During the campaign, Sweeney faced negative headlines over a photo of him drinking at a fraternity party. Late in the race, the Times Union reported that he failed to report a trip with an associate of lobbyist Jack Abramoff, potentially violating ethics rules. 

Six days before the election, the Times Union reported that the state police went to Sweeney’s house after his wife called 911, claiming her husband was “knocking her around the house.” No charges were filed.

Sweeney’s campaign initially dismissed the police report obtained by the Times Union as “campaign propaganda.” His team eventually acknowledged the police had been called to Sweeney’s house.

Sweeney said in a recent interview that his own decisions, such as not debating Gillibrand and not revealing the 911 call when it happened, cost him the race, and he particularly lost support among GOP women. But he also blamed fellow Republicans.

The race “had more to do with me, and had more to do with the fracture in the Republican organization,” Sweeney said. Now a recovering alcoholic, he is working as a lawyer after a stint in jail for a DWI.

He accused Republicans aligned with former New York GOP Gov. George Pataki, including the governor’s onetime aide, Patrick McCarthy, of working behind the scenes for Gillibrand after Sweeney clashed with Pataki over homeland security funds.

McCarthy denied doing so. He said he once went to dinner with Gillibrand and her father, a family friend and lobbyist, to discuss the dynamics of the race.

McCarthy said Gillibrand’s victory was a combination of a national environment favoring Democrats (who netted 31 House seats that year), Sweeney’s own issues and a lack of “unforced errors” from Gillibrand.

“I think Gillibrand was underestimated in that race,” McCarthy said. “I think she’s been underestimated by a lot of people since. And they have done so at their own expense.”

Tireless campaigner

To win, Gillibrand needed to secure support from three groups: the DCCC, EMILY’s List and labor organizations, she wrote in her book.

She was “relentless” in imploring DCCC Chairman Rahm Emanuel not to give up on the race, Lapp said. She raised $2.6 million while Sweeney raised $3 million, earning a spot on the committee’s Red to Blue program for strong challengers. The DCCC ran television ads in the race. Former President Bill Clinton traveled to the district twice in the final days of the campaign to bolster Gillibrand.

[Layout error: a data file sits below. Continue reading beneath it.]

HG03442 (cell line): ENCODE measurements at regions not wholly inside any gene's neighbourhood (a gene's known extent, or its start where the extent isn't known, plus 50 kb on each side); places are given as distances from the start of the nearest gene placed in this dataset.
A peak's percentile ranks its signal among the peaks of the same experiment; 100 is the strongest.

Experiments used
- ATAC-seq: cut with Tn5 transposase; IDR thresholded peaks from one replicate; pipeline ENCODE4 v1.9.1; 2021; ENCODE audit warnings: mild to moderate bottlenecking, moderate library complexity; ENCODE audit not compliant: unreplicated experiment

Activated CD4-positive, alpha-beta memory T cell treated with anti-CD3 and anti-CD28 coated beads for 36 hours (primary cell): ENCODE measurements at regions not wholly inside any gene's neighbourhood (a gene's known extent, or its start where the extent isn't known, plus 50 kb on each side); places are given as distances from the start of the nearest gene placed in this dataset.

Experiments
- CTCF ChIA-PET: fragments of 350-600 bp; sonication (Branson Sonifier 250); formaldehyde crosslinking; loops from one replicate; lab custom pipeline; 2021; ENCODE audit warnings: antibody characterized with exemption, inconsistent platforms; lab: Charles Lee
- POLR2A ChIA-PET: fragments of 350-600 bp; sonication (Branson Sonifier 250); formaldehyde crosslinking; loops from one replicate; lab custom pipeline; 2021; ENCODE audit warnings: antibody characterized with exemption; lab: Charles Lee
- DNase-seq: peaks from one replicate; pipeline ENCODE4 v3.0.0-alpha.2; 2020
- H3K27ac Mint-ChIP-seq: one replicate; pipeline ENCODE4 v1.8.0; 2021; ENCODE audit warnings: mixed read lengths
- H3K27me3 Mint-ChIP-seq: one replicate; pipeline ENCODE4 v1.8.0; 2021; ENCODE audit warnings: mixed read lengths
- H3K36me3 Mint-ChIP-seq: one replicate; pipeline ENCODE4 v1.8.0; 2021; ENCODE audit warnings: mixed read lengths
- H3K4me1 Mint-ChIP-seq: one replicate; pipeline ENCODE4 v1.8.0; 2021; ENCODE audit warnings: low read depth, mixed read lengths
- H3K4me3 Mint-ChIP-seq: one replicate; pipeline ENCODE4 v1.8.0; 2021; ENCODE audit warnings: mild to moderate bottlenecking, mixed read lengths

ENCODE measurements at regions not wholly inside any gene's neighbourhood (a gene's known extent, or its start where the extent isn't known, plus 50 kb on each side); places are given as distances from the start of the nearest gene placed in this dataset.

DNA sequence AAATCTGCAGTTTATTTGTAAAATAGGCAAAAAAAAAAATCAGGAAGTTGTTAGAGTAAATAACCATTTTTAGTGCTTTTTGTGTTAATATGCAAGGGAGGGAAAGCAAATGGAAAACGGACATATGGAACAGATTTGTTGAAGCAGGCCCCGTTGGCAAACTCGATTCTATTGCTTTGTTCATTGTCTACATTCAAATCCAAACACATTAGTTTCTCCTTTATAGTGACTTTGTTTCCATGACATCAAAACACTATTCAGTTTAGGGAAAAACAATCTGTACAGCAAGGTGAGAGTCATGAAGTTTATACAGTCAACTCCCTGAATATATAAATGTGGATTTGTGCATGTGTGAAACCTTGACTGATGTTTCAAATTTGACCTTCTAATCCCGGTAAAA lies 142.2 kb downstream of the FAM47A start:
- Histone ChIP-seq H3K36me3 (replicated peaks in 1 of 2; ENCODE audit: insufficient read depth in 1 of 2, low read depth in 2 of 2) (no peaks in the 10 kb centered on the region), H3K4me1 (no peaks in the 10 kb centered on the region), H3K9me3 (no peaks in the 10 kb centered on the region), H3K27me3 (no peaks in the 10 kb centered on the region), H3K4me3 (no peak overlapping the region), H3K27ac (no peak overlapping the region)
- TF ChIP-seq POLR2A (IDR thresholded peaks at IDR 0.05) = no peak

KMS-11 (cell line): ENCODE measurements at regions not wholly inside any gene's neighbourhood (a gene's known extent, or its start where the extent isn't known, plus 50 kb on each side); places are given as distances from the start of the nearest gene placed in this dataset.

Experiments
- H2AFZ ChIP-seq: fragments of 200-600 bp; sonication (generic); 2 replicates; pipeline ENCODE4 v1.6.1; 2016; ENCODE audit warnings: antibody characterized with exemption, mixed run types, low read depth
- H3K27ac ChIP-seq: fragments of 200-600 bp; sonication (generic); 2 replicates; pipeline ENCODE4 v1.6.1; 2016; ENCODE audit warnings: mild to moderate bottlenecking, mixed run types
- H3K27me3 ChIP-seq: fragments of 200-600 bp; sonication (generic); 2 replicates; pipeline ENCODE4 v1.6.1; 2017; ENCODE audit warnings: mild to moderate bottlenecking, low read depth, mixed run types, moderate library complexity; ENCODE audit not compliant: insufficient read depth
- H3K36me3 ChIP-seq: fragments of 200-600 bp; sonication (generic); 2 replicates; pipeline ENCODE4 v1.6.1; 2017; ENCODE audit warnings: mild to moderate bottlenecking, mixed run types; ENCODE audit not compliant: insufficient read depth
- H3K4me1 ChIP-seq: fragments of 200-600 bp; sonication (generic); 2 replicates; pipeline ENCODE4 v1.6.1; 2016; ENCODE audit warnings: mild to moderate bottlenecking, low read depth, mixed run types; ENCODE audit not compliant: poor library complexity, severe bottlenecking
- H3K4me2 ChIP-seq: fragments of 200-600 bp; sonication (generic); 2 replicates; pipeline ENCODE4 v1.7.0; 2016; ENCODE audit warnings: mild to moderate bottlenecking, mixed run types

Suzy Ballantyne, the director of government affairs at the AFL-CIO at the time, recalled Gillibrand diligently meeting with labor leaders early in her campaign. She won the group’s endorsement — a rarity for a 20th District Democrat.

“[Sweeney] was certainly out-organized by her,” Ballantyne recalled.

That determined and relentless approach defined her first House race, according to Democrats involved.

Sean Gavin had just graduated from college when he joined Gillibrand’s campaign in his home district. He worked as her body man and later as a grassroots organizer, living with other campaign staffers in Gillibrand’s grandmother’s house. Gavin later joined her congressional staff and managed her 2012 Senate race, but is no longer in politics.

“She took the time to travel everywhere and anywhere,” said Gavin, who recalled driving through the Catskills in the snow to an event at the outskirts of the district even though they didn’t think many people would attend.

“She was tireless,” Gavin said. “I mean, I was 22 at the time, and she just tired me out, too.”

Some Democrats said Gillibrand’s presidential run is reminiscent of that first race.

“She’s campaigning the same way,” said former Democratic Rep. Michael R. McNulty, who represented Albany. “She’s going around, she’s meeting people in small gatherings. And I think that’s a real strength for her.”

An evolution

Gillibrand does face questions today about how her views have changed since that 2006 race.

At the time, she took more conservative positions on issues such as gun control and immigration. After joining the House, she earned an A- rating from the National Rifle Association. On Sunday, she called the NRA the “worst organization in this country.”

Her critics, including Sweeney, say she’s an opportunist and a “phony,” taking positions that are most beneficial at the time.

Gillibrand has said that she moved to the left after being appointed to the Senate in 2009, and that representing a much more diverse constituency broadened her perspective. She was not well known statewide when she was picked to replace Clinton, who left to become Obama’s secretary of State.

She has argued she took some progressive — and politically risky — positions in her first race. Early on, she called for an end to the Iraq War, even though Pollock’s first poll showed the war popular in the district. Public sentiment ultimately shifted in 2006, with most voters opposing the war.

Gillibrand has also said she campaigned for a version of “Medicare for All” in that first campaign, allowing people to buy into Medicare. Politifact found that claim to be true.

On the presidential campaign trail, Gillibrand notes that, as a more liberal senator, she has still won competitive areas of the state, winning 18 counties in 2018 that Trump carried in 2016.

“We have what we call a ‘Gillibrand Republican’ up here,” said Dudley of Democracy for America. They tend to be GOP women who support abortion rights but split their tickets.

Gillibrand now has to convince Democratic voters that she can replicate that success across the country to defeat Trump.

That first House race is proof that she is “the best candidate to take on Trump,” Gillibrand’s presidential campaign spokesman Evan Lukaske said in a statement to CQ Roll Call.

“Not only did she beat a loudmouth Republican incumbent in Republican territory, but she did so running on progressive policies like Medicare for All,” Lukaske said.

And those who watched her improbable win in 2006 aren’t counting her out.

“There are a lot of very talented people in that race,” McNulty said, “but Kirsten Gillibrand is one of them.”